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Posts in "Republicans"
May 20, 2013
To many on Capitol Hill, the burgeoning scandal dogging the IRS looks like a simple case of partisan political targeting by an overbearing federal agency.
But the IRS controversy has laid bare a far more serious and far-reaching problem: the agency’s utter failure to keep pace with drastically changing campaign finance laws. For decades, the IRS has taken heat for its muddy rules governing politically active tax-exempt groups, a recent CQ Weekly story notes. Among other problems, the recent inspector general’s report found:
- IRS employees did not understand and bickered over the agency’s own rules, repeatedly changing course over how to screen groups seeking tax-exempt status.
- The IRS went so far as to reject the IG’s recommendation that the tax agency clear up guidelines for how to handle such groups. The IRS instead recommended more staff training, an alternative the IG in turn rejected.
- Though lawmakers and watchdogs urged the IRS to curb deep-pocketed nonprofits spending hundreds of millions of dollars on the 2012 campaign, the IRS ignored the top-spending players and instead went after shoestring groups.
The fallout has exposed an agency that lacks the tools, the will or even the rules to regulate increasingly wealthy and influential tax-exempt groups unfettered by the Supreme Court’s 2010 ruling to deregulate political spending. Full story
Virginia Republicans voted on May 17 to hold a nominating convention next year — rather than a primary — to select a challenger to Democratic Sen. Mark Warner, the Virginian-Pilot reported.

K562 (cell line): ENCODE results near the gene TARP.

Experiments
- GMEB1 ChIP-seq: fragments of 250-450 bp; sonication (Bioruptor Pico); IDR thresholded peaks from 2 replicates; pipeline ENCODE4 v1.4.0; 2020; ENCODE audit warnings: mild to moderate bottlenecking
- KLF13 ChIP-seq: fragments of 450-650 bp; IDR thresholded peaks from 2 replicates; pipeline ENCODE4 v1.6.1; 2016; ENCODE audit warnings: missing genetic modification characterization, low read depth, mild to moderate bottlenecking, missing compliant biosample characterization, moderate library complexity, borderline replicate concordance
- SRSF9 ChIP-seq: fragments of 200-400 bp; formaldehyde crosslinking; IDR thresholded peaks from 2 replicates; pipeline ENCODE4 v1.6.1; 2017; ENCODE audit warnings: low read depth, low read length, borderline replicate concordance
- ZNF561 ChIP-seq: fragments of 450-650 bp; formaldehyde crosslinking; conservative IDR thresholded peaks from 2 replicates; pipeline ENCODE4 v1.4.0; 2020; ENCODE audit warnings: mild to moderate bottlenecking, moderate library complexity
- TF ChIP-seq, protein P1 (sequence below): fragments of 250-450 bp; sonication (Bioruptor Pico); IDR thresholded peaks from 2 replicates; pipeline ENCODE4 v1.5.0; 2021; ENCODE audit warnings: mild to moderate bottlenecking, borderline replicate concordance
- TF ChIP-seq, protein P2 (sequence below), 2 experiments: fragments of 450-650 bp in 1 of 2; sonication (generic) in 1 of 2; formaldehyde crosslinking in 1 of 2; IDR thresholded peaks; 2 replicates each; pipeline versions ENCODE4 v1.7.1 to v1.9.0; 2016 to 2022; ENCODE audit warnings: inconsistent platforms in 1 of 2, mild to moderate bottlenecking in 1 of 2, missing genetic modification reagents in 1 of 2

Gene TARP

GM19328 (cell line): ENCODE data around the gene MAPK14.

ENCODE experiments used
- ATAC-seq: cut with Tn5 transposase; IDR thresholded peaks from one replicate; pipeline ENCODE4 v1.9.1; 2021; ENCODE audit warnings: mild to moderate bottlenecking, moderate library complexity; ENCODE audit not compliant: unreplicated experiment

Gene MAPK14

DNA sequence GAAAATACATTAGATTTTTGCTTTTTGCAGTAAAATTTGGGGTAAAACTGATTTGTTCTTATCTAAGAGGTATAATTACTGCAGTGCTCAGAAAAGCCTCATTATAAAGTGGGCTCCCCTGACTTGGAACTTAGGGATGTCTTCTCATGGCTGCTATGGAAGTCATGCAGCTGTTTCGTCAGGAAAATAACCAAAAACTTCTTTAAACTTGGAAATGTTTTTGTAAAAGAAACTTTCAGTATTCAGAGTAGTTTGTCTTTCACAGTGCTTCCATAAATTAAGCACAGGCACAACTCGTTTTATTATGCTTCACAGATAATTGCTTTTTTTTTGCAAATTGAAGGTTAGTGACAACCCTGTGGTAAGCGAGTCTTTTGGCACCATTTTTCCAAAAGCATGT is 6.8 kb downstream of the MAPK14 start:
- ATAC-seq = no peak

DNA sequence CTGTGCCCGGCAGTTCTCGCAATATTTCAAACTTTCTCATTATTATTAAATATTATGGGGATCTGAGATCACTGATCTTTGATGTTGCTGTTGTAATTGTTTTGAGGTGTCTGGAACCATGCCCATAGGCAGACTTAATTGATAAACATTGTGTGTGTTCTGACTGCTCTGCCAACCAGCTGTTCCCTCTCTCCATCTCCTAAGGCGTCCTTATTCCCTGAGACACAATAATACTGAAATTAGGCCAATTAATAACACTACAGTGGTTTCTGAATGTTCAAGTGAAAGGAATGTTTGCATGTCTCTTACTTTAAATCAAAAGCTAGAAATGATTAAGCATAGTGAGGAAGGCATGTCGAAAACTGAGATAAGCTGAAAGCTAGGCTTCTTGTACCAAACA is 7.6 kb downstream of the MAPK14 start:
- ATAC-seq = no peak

The move, which came at the state party’s annual convention in Richmond, could affect the GOP field that vies for the nomination. Conventions, where only party activists vote, often nominate more conservative candidates than the broader GOP primary electorate. Full story
May 17, 2013
Former Ambassador Jim Cain is seriously considering seeking the Republican Senate nomination in North Carolina next year.
“The race is indeed something that I am considering,” Cain told CQ Roll Call in an email from China. “Many friends and supporters around the state are encouraging me to challenge Senator [Kay] Hagan.”
Cain is a former Republican National committeeman and served as ambassador to Denmark during President George W. Bush’s second term. An attorney at Kilpatrick Townsend, Cain previously served as president and chief operating officer of the National Hockey League’s Carolina Hurricanes. His candidacy would likely draw significant support from the Raleigh business community.
Despite the state’s GOP lean, Republicans know they will have a tough fight against Democratic Sen. Kay Hagan. Still, several Republicans are considering taking her on. Full story
Former Georgia Secretary of State Karen Handel announced her campaign for Senate on Friday morning, as the state’s Republican convention was set to kick off in Athens.